Before cementing the two nacelle halves together all necessary cutouts for air, fuel, needle valve and cylinder head will have to be made. This is best done by first cementing the firewall in place to the lower shell and cowl, then mounting the engine permanently in place. Next check the top shell and cowl portion against the engine installation for the exact location of the required cutouts. When the assembly has been completed, recess the nacelle to fit on the mount and cement it in place. All that remains is to add such fixings as the canopy, tail piece, exhausts, bridle hooks for tether and the 3/16-in. hard sheet balsa or hardwood side fairings.

Before attempting to apply a finish, the next phase is to fillet all joints with Plastic Wood to obtain greater strength and a better appearing model. After this is done, give the model a final smooth sanding.

If a glow plug engine is used, remember the finish will have to be fuel proof. Begin by applying three to four coats of sealer, sanding smooth between each coat. Then apply three to four coats of clear fuel-proof dope. The colored dopes should be of medium consistency when applied.

Brush on at least five coats and, when dry, rub down the finish with a fine grit rubbing compound such as Duco No. 7 to obtain a high gloss.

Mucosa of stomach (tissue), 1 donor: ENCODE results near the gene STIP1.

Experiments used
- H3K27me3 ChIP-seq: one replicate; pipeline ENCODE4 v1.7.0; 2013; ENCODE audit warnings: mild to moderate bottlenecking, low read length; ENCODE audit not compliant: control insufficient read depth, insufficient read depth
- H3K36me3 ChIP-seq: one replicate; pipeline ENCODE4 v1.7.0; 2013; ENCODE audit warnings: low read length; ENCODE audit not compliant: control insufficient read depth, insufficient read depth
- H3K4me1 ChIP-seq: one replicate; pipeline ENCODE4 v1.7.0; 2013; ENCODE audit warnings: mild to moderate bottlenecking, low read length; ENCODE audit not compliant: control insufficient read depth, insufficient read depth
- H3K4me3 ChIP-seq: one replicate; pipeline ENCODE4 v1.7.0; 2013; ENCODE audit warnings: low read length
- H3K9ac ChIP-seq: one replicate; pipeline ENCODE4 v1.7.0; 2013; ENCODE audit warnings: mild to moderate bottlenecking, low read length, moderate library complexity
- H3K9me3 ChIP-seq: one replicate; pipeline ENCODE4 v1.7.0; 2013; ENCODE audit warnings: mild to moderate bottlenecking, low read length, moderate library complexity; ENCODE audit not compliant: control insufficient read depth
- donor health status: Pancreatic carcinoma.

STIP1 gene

In testing the models, particularly as extensively ‘as we did, we undoubtedly experienced all that you will in operating your own car or boat. If you are free-running the car, be certain that the engine is offset about 2° to the right as we indicated on the plan. The reason for this is there is a natural tendency for the car to veer to the left due to the propeller’s rotation. This force is known as torque. Now it may be necessary to use a little more or less offset, but this will best be determined while the car is being tested. In all probability your air-car will have to be tethered for lack of space. Braided wire of .015 in. diameter and 50 feet in length will do. It, in turn, is fastened to an .040 in. diameter wire bridle strung between two hooks. For a center post, drive a big nail or spike into the ground.

If you are testing the air-boat, the first thing you should do is add a little right turn to the rudder, even if you have offset the engine to the right. Make all your test runs from moderate to high speeds so that the model will quickly get up on the skis and not dig in and porpoise back and forth. In launching the model, keep the bow out of the water and follow through with a gentle sweep of the hand. About the most troublesome thing that might occur is a dunking if the turn is too sharp. Remedy: decrease the turn, dry out engine, run it and let her go again. Your efforts will be well rewarded.
Quantity Dimension Use
1 piece 3/4 x 4-1/2 x 26-in balsa or hardwood Hull 1 piece 1 x 2 x 18-in. balsa Engine nacelle.
1 piece 3/16 x 2 x 18-in. balsa or hardwood Side fairings.
1 piece 1/8 x 3 x 18 in. balsa Nacelle mount, tail piece Miscellaneous: 1/8-in. plywood firewall; 1/16-in. dia. wire for axles; 1/4 in. O.D. tubing; celluloid canopy; 1-3/4-in. dia. wheels for car or ,020-in. brass for skis; 1-1/4 in. dia. spinner; .020 to .049 engine; fuel-proof cement; fuel-proof clear and colored dopes; Plastic Wood; wood sealer.

1 comment
  1. Kosher Ham says: January 27, 20121:17 pm

    I think that you have the beginning of a classic air boat like what is used in the Everglades, you just need to add weed skimming stuff to the hull and a shroud/ grill around the engine and propeller.